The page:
Just as we saw with Sandy Bridge, Quick Sync continues to be an incredible way to get video content onto devices other than your PC. One thing I wanted to make sure of was that Media Espresso wasn't somehow holding x86 performance back to make the GPU accelerated transcodes seem much better than they actually are. I asked our resident video expert, Ganesh, to clone Media Espresso's settings in a Handbrake profile. We took the profile and performed the same transcode, the result is listed above as the Core i7 3770K (Handbrake). You will notice that the Handbrake x86/x264 path is definitely faster than Cyberlink's software path, by over 50% to be exact. However even using Handbrake as a reference, Quick Sync transcodes over 2x faster.

In the tests below I took the same source and varied the output quality with some custom profiles. I targeted 1080p, 720p and 480p at decreasing average bitrates to illustrate the relationship between compression demands and performance:

CyberLink Media Espresso 6.5—Harry Potter 8 Transcode

CyberLink Media Espresso 6.5—Harry Potter 8 Transcode

CyberLink Media Espresso 6.5—Harry Potter 8 Transcode

Unfortunately NVENC performance does not scale like Quick Sync. When asked to preserve a good amount of data, both NVENC and Quick Sync perform similarly in our 1080p/13Mbps test. However ask for more aggressive compression ratios for lower resolution/bitrate targets, and the Intel solution quickly distances itself from NVIDIA. One theory is that NVIDIA's entropy encode block could be the limiting factor here.

Ivy Bridge's improved Quick Sync appears to be aided both by an improved decoder and the HD 4000's faster/larger EU array. The graph below helps illustrate:

If we rely on software decoding but use Intel's hardware encode engine, Ivy Bridge is 18% faster than Sandy Bridge in this test (1080p 13Mbps output from BD source, same as above). If we turn on both hardware decode and encode, the advantage grows to 29%. More than half of the performance advantage in this case is due to the faster decode engine on Ivy Bridge.

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  • Alexo - Wednesday, April 25, 2012 - link

    It will be in Canada once Bill C-11 passes in a couple of months. Reply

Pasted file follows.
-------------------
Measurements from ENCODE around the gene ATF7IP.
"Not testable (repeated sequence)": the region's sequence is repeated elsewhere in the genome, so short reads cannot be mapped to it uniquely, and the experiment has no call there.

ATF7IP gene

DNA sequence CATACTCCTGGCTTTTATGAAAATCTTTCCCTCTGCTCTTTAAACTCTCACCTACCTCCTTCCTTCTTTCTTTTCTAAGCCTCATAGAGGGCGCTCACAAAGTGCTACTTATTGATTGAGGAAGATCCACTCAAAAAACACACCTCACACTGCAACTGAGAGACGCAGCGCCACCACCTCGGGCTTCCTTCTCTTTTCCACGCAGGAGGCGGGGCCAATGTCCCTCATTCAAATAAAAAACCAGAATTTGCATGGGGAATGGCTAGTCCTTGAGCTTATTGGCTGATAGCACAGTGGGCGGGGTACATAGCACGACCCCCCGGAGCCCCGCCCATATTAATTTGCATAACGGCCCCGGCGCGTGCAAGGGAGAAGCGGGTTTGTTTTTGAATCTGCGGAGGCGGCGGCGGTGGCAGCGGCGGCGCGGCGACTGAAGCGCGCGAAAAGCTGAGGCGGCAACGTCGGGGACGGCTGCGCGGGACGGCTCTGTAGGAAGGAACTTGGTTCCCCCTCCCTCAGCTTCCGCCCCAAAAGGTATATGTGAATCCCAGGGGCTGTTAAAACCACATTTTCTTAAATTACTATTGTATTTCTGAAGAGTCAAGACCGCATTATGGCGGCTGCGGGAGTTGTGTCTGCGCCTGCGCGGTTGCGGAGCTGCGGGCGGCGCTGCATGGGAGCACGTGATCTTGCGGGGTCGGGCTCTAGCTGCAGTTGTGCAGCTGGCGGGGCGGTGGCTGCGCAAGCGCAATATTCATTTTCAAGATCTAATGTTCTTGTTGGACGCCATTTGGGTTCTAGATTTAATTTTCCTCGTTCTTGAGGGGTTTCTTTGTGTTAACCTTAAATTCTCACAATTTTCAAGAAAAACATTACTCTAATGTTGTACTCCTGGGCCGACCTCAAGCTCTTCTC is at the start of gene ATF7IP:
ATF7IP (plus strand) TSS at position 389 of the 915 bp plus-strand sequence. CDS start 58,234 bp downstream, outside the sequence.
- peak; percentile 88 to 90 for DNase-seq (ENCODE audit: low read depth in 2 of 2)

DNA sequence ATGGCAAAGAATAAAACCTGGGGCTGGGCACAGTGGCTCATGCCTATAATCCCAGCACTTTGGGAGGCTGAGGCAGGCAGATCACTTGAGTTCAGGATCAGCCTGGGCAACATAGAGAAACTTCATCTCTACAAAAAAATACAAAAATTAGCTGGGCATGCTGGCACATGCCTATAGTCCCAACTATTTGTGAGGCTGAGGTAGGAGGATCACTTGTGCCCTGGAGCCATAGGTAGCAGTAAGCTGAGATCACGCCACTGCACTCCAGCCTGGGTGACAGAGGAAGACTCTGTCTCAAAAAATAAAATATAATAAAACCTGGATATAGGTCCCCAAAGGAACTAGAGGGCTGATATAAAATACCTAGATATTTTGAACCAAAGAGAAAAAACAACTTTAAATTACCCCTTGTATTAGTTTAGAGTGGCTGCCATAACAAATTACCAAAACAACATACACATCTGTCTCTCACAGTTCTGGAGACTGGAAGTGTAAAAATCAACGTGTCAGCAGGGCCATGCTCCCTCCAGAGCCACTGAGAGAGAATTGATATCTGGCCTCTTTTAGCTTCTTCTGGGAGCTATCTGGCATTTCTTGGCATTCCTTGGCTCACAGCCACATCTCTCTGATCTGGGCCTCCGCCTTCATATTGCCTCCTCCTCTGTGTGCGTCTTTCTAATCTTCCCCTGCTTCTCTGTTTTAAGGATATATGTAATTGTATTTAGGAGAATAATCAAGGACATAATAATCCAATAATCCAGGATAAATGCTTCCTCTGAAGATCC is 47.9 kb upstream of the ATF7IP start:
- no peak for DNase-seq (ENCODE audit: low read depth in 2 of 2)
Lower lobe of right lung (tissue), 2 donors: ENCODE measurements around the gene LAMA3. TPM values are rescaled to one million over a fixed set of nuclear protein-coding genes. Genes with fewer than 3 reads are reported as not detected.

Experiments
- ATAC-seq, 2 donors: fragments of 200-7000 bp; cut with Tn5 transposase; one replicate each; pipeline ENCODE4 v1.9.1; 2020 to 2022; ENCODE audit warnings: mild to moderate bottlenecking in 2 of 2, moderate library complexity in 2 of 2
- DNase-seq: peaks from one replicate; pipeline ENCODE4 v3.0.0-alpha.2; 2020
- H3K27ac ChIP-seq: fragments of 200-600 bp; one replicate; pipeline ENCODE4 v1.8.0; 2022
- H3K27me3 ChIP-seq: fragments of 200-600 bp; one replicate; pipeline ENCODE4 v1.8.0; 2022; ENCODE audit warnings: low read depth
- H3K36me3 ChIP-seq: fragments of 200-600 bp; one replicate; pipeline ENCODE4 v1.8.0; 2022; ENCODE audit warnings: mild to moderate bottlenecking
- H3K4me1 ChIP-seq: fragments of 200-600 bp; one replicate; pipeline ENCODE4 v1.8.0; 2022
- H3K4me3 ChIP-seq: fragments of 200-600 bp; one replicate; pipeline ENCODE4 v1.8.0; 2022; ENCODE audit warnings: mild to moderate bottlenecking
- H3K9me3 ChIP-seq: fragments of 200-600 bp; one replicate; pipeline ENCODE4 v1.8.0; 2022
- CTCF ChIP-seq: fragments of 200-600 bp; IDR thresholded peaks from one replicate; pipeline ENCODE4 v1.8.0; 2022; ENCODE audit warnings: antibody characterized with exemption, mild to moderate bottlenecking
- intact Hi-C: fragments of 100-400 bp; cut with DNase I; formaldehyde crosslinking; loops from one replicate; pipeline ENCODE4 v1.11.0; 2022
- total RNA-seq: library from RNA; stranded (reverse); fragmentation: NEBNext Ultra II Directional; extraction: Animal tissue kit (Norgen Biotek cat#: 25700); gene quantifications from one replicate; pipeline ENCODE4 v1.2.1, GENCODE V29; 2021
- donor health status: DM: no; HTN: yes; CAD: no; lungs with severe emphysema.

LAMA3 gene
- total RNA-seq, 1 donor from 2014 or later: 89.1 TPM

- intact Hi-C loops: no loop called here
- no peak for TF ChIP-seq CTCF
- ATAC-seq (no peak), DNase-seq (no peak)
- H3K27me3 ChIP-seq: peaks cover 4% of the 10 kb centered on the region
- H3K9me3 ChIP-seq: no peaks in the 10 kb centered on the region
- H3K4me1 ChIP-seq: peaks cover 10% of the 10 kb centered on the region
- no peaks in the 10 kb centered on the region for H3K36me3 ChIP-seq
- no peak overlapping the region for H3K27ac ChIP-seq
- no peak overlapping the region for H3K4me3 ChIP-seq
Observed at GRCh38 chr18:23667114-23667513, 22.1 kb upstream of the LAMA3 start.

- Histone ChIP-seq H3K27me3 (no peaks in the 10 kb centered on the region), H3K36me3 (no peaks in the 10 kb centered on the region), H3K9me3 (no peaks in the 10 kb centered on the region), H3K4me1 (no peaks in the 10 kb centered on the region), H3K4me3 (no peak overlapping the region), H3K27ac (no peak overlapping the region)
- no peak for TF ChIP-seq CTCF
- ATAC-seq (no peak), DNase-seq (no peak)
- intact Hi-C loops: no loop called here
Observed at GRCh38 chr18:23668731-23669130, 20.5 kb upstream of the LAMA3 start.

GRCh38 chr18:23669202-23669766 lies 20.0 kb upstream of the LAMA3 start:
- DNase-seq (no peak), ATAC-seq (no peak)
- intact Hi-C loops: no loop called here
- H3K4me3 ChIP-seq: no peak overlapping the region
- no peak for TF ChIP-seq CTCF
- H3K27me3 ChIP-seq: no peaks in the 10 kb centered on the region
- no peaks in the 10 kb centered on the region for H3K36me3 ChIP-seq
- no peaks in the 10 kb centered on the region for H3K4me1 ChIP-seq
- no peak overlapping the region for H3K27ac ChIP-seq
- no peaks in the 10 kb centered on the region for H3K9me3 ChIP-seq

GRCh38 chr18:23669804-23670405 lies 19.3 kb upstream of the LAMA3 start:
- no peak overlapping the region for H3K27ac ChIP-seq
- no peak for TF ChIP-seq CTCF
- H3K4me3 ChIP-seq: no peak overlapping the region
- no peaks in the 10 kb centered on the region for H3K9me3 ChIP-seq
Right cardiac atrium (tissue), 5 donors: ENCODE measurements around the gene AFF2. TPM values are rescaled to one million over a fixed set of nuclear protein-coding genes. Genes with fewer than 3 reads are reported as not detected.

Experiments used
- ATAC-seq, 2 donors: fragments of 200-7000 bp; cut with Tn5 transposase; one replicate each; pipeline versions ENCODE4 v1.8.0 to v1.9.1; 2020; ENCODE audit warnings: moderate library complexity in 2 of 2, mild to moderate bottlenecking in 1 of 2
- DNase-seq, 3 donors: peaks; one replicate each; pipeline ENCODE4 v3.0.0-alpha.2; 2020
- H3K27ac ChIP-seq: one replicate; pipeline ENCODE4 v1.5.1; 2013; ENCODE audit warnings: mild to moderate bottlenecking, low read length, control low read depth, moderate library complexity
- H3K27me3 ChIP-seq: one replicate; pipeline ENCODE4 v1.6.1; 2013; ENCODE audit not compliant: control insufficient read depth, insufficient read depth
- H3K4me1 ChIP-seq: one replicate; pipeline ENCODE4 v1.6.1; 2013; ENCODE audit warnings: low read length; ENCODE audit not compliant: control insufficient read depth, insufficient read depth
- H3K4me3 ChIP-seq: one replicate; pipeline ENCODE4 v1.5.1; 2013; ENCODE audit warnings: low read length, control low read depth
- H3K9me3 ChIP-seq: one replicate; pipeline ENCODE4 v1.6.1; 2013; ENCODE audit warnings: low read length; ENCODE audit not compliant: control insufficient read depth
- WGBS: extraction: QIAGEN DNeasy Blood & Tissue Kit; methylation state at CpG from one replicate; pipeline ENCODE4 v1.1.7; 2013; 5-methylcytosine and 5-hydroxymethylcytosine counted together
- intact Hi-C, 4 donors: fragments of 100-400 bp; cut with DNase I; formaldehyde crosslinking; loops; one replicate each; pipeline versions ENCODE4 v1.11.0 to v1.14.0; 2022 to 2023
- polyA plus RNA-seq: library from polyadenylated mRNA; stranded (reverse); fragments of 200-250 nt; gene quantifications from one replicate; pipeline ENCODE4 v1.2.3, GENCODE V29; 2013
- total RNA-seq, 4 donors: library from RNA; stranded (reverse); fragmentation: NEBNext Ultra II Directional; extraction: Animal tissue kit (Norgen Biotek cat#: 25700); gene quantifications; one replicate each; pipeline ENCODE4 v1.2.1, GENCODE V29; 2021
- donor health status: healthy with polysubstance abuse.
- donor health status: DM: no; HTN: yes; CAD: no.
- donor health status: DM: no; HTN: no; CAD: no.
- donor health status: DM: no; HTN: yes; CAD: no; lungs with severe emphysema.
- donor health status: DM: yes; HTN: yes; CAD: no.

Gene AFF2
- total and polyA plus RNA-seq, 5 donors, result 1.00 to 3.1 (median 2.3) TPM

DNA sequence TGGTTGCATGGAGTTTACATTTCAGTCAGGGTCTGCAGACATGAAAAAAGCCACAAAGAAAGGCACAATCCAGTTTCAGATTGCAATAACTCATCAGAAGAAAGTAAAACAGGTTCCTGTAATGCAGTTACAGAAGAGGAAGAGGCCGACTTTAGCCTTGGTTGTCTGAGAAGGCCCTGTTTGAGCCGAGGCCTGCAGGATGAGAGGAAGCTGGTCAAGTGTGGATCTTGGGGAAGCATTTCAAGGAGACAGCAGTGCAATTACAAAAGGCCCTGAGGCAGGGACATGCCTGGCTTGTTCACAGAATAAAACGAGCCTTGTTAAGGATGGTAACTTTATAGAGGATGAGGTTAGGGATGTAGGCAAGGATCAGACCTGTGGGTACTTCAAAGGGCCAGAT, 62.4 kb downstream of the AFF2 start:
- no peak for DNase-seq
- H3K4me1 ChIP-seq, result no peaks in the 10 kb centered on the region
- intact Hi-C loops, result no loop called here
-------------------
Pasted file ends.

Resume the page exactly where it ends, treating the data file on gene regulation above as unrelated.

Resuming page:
• p05esto - Monday, April 23, 2012 - link

    It would be neat to see older CPUs in these benchmarks. It's always a pet peve of mine that these reviews only compare new CPUs against the previous generation and not 2-3 generations back.

    Most people do NOT upgrade with every single CPU release, most people upgrade their rigs every 2-3 years I'm guessing. For example, I'm running a Core i7 930 and it's very fast already, I want to upgrade to Ivy and will either way, but I'd love to see how much faster I can expect the Ivy to compare to the ol 930/920 which tons of people have.

    In my opinion going back a 2-3 generations is the ideal thing that people want to compare to. No one will upgrade from Sandy bridge (unless rich and a little stupid), but a lot of people will upgrade from the original 920 era which is a few years old now.

    Just food for thought.
    Reply
  • Tchamber - Monday, April 23, 2012 - link

    I agree, I have an X58 CPU too, and there was no SB CPU worth upgrading to. Reply
  • Anand Lal Shimpi - Monday, April 23, 2012 - link

    I agree with you and typically try to do just that, time was an issue this round - I was on the road for much of the past month and had to cut out a number of things I wanted to do for this launch.

    Thankfully, we have bench - with the 3770K included: www.anandtech.com/bench. Feel free to compare away :)

    Take care,
    Anand
    Reply
  • AmdInside - Monday, April 23, 2012 - link

    Wish you guys would have included BF3 numbers for discrete GPU benchmarks. It is a game that is CPU heavy in multiplayer maps with large amounts of people. Reply
  • fic2 - Monday, April 23, 2012 - link